The recently established Boris and Sonya Kroyt Memorial Fund will enable the Library of Congress to present less well-known artists who are in the process of developing their careers. Appropriately, since the late Boris Kroyt was violist in the Budapest Quartet, the first such concert last night featured violist Miles Hoffman and four of his friends.
United by their nurturing at Juilliard, where all of them either have studied or are still studying, they applied their considerable talents to an unusual program of Bloch, Hindemith and Prokofiev. By far, the most dramatic piece was Bloch's suite for solo viola from his final years. Left unfinished at the composer's death, the work breaks off abruptly after moving through rarified realms that seem beyond musical gravity. Hoffman gave a sensitive and thoughtful performance, imbuing his warm tone with a pensive quality that caught the suite's inner meaning. His spirited partnership with pianist Maureen Wallis on an early Hindemith sonata proved equally impressive, doing much to counteract the music's diffuse, rambling character.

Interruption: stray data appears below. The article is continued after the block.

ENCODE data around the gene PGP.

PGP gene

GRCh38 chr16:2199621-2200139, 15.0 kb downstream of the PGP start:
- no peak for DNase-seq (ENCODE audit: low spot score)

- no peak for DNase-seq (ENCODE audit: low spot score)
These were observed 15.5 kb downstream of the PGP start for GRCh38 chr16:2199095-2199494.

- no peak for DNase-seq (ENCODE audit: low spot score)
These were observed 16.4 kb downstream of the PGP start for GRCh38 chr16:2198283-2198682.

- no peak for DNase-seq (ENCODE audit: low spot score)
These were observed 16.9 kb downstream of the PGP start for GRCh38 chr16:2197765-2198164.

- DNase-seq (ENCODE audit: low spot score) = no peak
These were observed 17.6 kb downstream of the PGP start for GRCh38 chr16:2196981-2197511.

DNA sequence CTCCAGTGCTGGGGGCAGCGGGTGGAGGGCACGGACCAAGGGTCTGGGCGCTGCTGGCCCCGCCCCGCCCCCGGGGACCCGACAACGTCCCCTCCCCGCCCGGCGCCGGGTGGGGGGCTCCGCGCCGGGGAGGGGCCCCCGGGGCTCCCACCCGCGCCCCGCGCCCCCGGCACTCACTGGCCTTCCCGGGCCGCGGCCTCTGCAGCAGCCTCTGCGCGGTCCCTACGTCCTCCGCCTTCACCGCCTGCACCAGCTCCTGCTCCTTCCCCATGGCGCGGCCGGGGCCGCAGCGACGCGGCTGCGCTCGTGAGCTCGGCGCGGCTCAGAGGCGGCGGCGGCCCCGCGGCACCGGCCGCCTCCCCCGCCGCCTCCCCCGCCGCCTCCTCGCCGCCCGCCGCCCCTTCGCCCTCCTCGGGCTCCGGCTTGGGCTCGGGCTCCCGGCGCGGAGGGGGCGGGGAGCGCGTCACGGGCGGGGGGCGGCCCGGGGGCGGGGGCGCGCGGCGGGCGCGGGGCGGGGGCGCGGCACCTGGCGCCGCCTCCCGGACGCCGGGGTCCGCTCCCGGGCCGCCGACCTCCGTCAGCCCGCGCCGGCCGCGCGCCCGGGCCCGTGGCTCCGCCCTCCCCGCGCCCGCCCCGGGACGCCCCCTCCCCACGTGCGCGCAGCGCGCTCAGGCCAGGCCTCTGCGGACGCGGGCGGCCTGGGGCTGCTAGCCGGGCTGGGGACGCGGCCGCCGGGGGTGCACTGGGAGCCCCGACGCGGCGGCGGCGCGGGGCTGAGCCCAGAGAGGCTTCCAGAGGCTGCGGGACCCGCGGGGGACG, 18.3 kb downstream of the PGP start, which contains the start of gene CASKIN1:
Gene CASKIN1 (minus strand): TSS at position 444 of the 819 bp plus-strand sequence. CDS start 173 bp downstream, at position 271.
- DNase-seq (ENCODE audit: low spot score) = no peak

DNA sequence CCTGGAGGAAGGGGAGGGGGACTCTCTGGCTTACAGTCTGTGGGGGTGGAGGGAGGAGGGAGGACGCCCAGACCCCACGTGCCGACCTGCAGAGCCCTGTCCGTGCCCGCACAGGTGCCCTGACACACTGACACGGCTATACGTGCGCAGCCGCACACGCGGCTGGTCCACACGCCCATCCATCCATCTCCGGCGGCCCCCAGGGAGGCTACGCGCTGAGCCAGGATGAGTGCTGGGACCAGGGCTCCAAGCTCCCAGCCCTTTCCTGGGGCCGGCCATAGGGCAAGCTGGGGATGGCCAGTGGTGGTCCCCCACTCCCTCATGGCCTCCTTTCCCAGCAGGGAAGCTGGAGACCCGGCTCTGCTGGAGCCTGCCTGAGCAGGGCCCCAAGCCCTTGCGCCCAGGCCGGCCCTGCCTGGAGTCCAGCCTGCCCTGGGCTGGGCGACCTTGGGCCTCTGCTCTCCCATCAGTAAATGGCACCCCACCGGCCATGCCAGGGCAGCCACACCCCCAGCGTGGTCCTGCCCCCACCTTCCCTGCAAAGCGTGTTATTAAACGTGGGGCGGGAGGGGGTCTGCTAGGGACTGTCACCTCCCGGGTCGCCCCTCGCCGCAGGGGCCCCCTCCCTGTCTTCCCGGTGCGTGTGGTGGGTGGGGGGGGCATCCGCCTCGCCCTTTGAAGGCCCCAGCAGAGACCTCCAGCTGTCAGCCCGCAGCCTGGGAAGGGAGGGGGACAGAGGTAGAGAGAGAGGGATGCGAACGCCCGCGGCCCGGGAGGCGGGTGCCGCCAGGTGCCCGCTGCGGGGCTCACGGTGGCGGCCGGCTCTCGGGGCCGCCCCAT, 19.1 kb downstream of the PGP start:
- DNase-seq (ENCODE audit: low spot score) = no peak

Teaming up with Wallis for a performance of Prokofiev's brilliant D-major sonata, violinist Junko Ohtsu combined limpid grace and lyrical intensity to sound the evening's most individual note. For the closing First Piano Quintet by Bloch, violinist Nicholas Mann and cellist Michelle Djokie joined the group, which matched the composer's fury with its own brand of intensity.